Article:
“I profess that minimum wage be eliminated and we operate on the laws of supply and demand just like we did before the depression.”

That statement was made by John Raese, the billionaire businessman who is running for Senate in West Virginia where the minimum wage is the federally mandated $7.25 per hour.

A look at races across the country shows that many Republicans are attacking a concept Americans have long held sacred – the federal minimum wage.

The new wave of pro-business Republicans running for office is willing to do what Republicans, only a few years ago, wouldn’t have dreamed of trying. A minimum wage hike passed the Senate 94-3 in 2007, with only three Republicans against.

Some states, like Alaska, with a minimum wage of $7.75 an hour, have a minimum wage that is higher than the federal wage, but not if that state’s GOP Senate candidate gets his way.

Alaska Republican Joe Miller argues that the federal government lacks the constitutional authority to impose a federal minimum wage.

Rand Paul, the Kentucky Republican Senate candidate says, “It’s not a question of whether the federal government can or cannot (set a minimum wage). I think that’s decided. I think the question you have to ask is whether or not when you set the minimum wage it may cause unemployment.”

Connecticut has a minimum wage of $8.25.

Linda McMahon, the wealthy former CEO of World Wrestling Entertainment and Republican candidate for Senate in Connecticut said last week that she thinks people have been helped by the minimum wage but that it should, perhaps, be lower than it is.

“The minimum wage now in our country, I think we’ve set that and a lot of people have benefited from it in our country, but I think we ought to review how much it ought to be, and whether or not we ought to have increases in the minimum wage.”

Extremist Republicans wouldn’t stop at just rolling back minimum wages. They also want to get government out of the health care business.

Paul in Kentucky, who is running against Democrat Jack Conway, told a business gathering Oct. 4 that “Medicaid has turned into welfare” and that the program should be “temporary until people can help themselves. Too many people are receiving Medicaid who don’t really need it,” Paul said.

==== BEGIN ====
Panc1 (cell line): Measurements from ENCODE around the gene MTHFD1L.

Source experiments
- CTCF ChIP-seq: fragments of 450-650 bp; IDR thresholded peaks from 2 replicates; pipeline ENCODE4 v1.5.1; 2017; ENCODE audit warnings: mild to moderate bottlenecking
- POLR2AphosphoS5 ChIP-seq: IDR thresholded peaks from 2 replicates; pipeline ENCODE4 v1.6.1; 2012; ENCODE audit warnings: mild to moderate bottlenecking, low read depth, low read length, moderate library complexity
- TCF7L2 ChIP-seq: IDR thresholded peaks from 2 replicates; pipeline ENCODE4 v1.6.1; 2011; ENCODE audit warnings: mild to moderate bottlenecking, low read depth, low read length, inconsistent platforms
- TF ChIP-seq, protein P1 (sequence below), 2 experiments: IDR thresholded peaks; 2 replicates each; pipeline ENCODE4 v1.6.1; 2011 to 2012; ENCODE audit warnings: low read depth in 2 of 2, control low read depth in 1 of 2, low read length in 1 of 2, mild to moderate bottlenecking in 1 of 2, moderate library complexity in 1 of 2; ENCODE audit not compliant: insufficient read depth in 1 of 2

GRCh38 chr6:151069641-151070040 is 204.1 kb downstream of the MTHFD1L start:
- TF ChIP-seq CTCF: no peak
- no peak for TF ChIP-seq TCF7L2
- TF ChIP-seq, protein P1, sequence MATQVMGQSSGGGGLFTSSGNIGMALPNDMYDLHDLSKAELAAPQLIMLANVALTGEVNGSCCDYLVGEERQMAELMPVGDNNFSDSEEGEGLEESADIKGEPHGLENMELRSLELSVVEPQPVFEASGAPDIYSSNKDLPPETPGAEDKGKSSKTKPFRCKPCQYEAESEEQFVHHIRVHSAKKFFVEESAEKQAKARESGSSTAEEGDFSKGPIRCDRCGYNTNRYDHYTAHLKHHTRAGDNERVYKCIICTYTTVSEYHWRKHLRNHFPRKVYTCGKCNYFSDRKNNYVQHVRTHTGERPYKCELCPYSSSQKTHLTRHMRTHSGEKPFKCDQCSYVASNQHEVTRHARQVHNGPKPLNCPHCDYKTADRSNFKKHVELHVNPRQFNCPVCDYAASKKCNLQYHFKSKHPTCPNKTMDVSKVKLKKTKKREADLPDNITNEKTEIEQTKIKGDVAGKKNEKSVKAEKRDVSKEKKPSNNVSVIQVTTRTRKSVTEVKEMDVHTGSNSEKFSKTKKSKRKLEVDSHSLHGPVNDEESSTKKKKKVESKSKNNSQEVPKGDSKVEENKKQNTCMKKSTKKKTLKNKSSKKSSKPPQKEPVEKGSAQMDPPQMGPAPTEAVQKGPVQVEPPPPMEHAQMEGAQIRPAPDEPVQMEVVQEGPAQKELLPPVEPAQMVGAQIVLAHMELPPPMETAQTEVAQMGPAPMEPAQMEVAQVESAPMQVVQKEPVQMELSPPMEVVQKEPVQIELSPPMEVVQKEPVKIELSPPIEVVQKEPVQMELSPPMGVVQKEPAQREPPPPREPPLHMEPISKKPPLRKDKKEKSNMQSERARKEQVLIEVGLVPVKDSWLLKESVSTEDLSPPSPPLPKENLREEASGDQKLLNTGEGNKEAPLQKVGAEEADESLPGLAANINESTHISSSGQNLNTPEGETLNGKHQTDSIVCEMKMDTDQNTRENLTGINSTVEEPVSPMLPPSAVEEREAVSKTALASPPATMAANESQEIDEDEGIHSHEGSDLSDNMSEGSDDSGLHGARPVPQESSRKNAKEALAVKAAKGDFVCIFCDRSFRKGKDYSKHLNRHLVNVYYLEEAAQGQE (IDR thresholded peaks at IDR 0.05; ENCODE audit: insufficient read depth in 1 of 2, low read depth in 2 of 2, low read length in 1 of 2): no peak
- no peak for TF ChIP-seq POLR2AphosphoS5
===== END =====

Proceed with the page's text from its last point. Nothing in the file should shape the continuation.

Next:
The conservative candidates actually seek to eliminate every government rule that protects either public health or the environment.

“This idea that government has to do something is not a good idea,” said Sen. Jim DeMint (R-S.C.). “The less we do, the better except maybe to dismantle some of the federal programs that are making it harder for America to be competitive.”

Writing for Change.org Oct. 4, Jesse Leber noted, “If this Republican vision were to come true the agency most emasculated would be the Environmental Protection Agency, which by the nature of its expansive oversight task – to protect our air, water and land, which otherwise polluters would destroy without recourse – tends to issue the most regulations of any federal agency.”

And, it’s not just Senate candidates that progressives are worried about.

Michael Cooper, in a New York Times article Oct. 4, warned that Republicans running for governor in a few states could block one of President Obama’s signature initiatives: a new passenger rail system and the nation’s first bullet train service.

In Wisconsin, Scott Walker, the GOP candidate for governor, has said he would kill a high speed rail project for which the state received $800 million in stimulus funds.

In Ohio, the GOP candidate for governor, John Kasich, is vowing to kill a stimulus project to link Cleveland, Columbus and Cincinatti by rail.

The country’s biggest high-speed rail project, California’s $45 billion plan to connect San Francisco and Los Angeles with 220 mile-per-hour trains, could be killed if the Republican, Meg Whitman were elected. She has said that, given the financial crisis, the program is “unaffordable.”



John Wojcik
John Wojcik

John Wojcik is Editor-in-Chief of People's World. He joined the staff as Labor Editor in May 2007 after working as a union meat cutter in northern New Jersey. There, he served as a shop steward and a member of a UFCW contract negotiating committee. In the 1970s and '80s, he was a political action reporter for the Daily World, this newspaper's predecessor, and was active in electoral politics in Brooklyn, New York.